Category Archives: housing

News Article: “Give the Homeless Homes”

News Article: James Surowiecki, Give the Homeless Homes, The New Yorker, Sept. 22, 2014

Call-for-Papers: “2015 Policy Summit on Housing, Human Capital & Inequality”

Call For Papers
2015 Policy Summit on Housing, Human Capital & Inequality

June 18-19, Pittsburgh, Pennsylvania

The Federal Reserve Banks of Cleveland, Philadelphia, and Richmond invite paper submissions for the 2015 Policy Summit on Housing, Human Capital, and Inequality, which will be held June 18-19 in Pittsburgh, Pennsylvania. The conference brings together researchers and practitioners interested in economic policy and development in low- and moderate-income communities.

OVERVIEW: As the nation continues its recovery from the Great Recession, it is important to understand how economic growth can more equitably benefit low- and moderate income individuals. With this in mind, and having selected a theme of economic growth and opportunity for the 2015 Policy Summit, we encourage the submission of high-quality research papers in the following areas: economic development, entrepreneurship, equitable development, recent trends in CRA lending (i.e., access to capital and credit for small businesses), workforce development, education reform, and related topics. In particular, we encourage the submission of research and work that is applicable to the Federal Reserve’s Third, Fourth, and Fifth Districts – comprising all of Ohio, Pennsylvania, Virginia, West Virginia, Maryland, Delaware, North and South Carolina, Washington, D.C., and parts of New Jersey and Kentucky.

The Policy Summit is a now-biennial forum that attracts an audience of several hundred academics, bankers, elected officials, funders, policymakers, and practitioners from across the eastern United States. If your paper is selected, you will be asked to present at the Policy Summit, which will be held June 18-19, 2015, at the Omni William Penn Hotel in Pittsburgh, Pennsylvania. Travel and accommodation expenses per Federal Reserve guidelines will be covered for presenters.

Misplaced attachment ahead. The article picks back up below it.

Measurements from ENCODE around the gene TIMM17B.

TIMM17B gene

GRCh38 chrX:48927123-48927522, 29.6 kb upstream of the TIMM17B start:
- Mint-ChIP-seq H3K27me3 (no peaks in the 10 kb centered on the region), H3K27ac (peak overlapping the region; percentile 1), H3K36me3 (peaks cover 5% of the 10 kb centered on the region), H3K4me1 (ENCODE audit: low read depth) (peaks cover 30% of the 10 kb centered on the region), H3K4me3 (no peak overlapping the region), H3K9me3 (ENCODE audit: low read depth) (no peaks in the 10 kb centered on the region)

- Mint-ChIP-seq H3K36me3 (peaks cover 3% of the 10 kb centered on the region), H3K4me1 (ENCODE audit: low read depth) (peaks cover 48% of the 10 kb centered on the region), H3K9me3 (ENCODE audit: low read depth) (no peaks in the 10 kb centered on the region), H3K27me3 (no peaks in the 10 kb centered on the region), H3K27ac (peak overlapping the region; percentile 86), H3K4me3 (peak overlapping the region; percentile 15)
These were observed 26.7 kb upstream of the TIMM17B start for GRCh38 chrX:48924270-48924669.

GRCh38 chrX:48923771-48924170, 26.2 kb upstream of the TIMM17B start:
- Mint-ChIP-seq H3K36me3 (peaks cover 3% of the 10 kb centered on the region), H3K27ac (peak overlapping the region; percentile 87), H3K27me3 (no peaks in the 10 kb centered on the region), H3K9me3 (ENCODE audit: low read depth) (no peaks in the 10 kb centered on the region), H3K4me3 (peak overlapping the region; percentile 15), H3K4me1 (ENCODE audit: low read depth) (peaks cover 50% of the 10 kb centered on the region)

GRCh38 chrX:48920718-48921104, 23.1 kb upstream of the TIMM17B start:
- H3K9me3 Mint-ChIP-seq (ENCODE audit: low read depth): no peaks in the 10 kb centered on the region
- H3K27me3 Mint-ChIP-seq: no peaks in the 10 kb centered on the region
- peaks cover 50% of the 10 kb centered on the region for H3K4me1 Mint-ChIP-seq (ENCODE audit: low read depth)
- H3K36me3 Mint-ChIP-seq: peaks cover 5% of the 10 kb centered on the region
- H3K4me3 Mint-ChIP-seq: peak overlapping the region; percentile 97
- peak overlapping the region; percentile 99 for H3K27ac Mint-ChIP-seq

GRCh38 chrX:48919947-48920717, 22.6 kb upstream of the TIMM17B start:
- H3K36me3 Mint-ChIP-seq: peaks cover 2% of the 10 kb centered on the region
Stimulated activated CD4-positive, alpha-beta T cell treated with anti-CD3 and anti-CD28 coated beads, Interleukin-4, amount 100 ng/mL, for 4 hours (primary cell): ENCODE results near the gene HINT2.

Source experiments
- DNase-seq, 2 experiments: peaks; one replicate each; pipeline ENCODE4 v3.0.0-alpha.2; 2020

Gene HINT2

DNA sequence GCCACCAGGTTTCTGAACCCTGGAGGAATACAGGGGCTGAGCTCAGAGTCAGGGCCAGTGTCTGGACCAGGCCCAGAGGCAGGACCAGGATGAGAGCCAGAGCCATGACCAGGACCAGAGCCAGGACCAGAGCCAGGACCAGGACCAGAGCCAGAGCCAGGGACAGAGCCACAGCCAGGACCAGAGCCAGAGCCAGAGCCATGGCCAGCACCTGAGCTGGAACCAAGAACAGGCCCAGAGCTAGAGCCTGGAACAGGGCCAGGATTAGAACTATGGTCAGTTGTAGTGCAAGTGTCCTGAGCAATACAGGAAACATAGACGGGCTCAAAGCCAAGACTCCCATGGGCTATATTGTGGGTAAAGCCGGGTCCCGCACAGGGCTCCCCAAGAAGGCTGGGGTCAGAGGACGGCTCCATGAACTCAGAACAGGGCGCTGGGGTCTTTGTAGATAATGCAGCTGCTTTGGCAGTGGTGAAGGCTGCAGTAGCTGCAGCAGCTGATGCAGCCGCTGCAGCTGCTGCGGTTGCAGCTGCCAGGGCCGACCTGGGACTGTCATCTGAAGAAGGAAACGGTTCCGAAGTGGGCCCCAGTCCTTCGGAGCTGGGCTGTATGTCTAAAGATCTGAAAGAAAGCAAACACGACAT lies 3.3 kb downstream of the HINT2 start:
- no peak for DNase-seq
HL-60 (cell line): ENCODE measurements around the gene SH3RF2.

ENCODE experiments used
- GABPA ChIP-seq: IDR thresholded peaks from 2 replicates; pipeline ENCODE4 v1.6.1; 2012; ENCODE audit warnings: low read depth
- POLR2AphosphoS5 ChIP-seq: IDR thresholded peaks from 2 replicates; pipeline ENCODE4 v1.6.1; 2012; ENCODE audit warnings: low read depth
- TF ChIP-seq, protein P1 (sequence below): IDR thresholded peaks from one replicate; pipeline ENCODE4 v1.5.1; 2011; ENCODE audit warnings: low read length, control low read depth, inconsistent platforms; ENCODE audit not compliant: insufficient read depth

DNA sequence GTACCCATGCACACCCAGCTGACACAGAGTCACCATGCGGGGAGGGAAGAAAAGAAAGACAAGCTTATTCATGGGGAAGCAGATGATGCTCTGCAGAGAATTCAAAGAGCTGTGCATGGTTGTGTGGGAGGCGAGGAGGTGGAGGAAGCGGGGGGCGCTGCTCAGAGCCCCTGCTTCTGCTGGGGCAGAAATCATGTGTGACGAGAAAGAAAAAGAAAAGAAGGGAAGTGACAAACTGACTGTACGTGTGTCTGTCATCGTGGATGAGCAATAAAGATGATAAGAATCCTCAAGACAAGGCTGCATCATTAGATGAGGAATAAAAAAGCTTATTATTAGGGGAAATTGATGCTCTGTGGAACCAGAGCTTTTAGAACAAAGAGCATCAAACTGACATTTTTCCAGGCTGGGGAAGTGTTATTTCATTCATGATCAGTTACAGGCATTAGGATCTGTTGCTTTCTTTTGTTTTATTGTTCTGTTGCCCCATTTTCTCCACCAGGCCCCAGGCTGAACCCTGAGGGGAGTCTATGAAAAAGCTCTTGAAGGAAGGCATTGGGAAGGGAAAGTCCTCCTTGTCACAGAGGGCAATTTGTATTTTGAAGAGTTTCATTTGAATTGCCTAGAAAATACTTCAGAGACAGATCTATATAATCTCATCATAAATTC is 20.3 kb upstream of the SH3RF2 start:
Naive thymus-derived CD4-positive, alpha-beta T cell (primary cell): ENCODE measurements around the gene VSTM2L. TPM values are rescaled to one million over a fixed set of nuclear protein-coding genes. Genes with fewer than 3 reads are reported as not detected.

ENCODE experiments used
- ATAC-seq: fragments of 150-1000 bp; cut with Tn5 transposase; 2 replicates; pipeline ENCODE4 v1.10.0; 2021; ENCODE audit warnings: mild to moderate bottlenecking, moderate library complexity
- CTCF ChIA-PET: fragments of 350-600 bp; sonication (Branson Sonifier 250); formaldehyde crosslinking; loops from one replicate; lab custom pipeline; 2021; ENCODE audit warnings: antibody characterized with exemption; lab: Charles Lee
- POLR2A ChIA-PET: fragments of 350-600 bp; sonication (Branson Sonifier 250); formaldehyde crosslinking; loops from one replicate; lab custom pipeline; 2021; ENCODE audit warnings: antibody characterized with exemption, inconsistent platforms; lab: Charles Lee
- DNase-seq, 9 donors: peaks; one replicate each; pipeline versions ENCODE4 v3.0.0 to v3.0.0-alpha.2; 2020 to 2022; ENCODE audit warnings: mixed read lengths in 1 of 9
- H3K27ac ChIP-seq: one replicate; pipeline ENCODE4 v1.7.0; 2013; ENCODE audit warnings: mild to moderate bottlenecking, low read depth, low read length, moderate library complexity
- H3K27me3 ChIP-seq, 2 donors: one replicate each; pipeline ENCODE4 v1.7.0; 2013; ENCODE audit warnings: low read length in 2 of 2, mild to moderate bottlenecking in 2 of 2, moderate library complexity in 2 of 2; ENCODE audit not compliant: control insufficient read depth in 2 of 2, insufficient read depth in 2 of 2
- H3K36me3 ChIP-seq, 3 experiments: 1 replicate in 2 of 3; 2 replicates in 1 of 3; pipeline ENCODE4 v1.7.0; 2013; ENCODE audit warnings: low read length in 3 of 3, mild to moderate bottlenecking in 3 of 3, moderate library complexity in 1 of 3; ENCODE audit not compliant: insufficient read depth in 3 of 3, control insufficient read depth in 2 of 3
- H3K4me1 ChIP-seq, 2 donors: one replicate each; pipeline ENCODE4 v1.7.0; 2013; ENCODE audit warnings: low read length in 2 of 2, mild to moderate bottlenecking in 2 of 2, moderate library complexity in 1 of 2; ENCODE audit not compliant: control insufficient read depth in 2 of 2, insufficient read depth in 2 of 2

PAPER SUBMISSION PROCEDURE: The deadline for submissions is 5:00 PM, Friday, December 19, 2014. Please submit an extended abstract or a draft of your research paper by this date to http://frb.co1.qualtrics.com/SE/?SID=SV_dcZ52H3FFB3YdaR. We will notify submitting authors of accepted papers by January 31, 2015; full conference papers will be due June 4, 2015.

FURTHER INFORMATION: Please direct any questions about the call for papers to Dionissi Aliprantis at dionissi.aliprantis@clev.frb.org, Lisa Nelson at lisa.a.nelson@clev.frb.org, or Shannon McKay at shannon.mckay@rich.frb.org

New Report: “State of the Nation’s Housing 2014″

son_2014_coverNew Report: Joint Center for Housing Studies of Harvard University, State of the Nation’s Housing 2014 (2014).  [Note: the link takes you to the main page and from there you can open the whole report or individual sections.]

Symposium Issues published (in 2013): “Saving the Cities: How to Make America’s Urban Core Sustainable in the Twenty-First Century”

Symposium Issues published (in 2013): St. Louis U. Pub. L. Rev. published a symposium issue on “Saving the Cities: How to Make America’s Urban Core Sustainable in the Twenty-First Century” (if you click on the above link, it will take you to a TOC where the articles can be accessed) with some great sounding articles:

CITIZEN ENGAGEMENT IN THE
SHRINKING CITY: TOWARD
DEVELOPMENT JUSTICE IN AN
ERA OF GROWING INEQUALITY …………………………Barbara L. Bezdek 3
THE PROMISES AND PITFALLS
OF TIF IN THE ST. LOUIS
METROPOLITAN REGION: A
LOOK AT NEIGHBORHOOD
DISPARITIES ………………………………………………………..Sarah L. Coffin 57
ST. LOUIS BLUES: THE URBAN
CRISIS IN THE GATEWAY CITY………………………………….Colin Gordon 81
URBAN LAND BANKS AND THE
HOUSING FORECLOSURE AND
ABANDONMENT CRISIS……………………………………W. Dennis Keating 93
A CONTINUUM IN REMEDIES:
RECONNECTING VACANT
HOUSES TO THE MARKET…………………………………. James J. Kelly, Jr. 109

CITIZEN ENGAGEMENT IN THE
SHRINKING CITY: TOWARD
DEVELOPMENT JUSTICE IN AN
ERA OF GROWING INEQUALITY …………………………Barbara L. Bezdek 3
THE PROMISES AND PITFALLS
OF TIF IN THE ST. LOUIS
METROPOLITAN REGION: A
LOOK AT NEIGHBORHOOD
DISPARITIES ………………………………………………………..Sarah L. Coffin 57
ST. LOUIS BLUES: THE URBAN
CRISIS IN THE GATEWAY CITY………………………………….Colin Gordon 81
URBAN LAND BANKS AND THE
HOUSING FORECLOSURE AND
ABANDONMENT CRISIS……………………………………W. Dennis Keating 93
A CONTINUUM IN REMEDIES:
RECONNECTING VACANT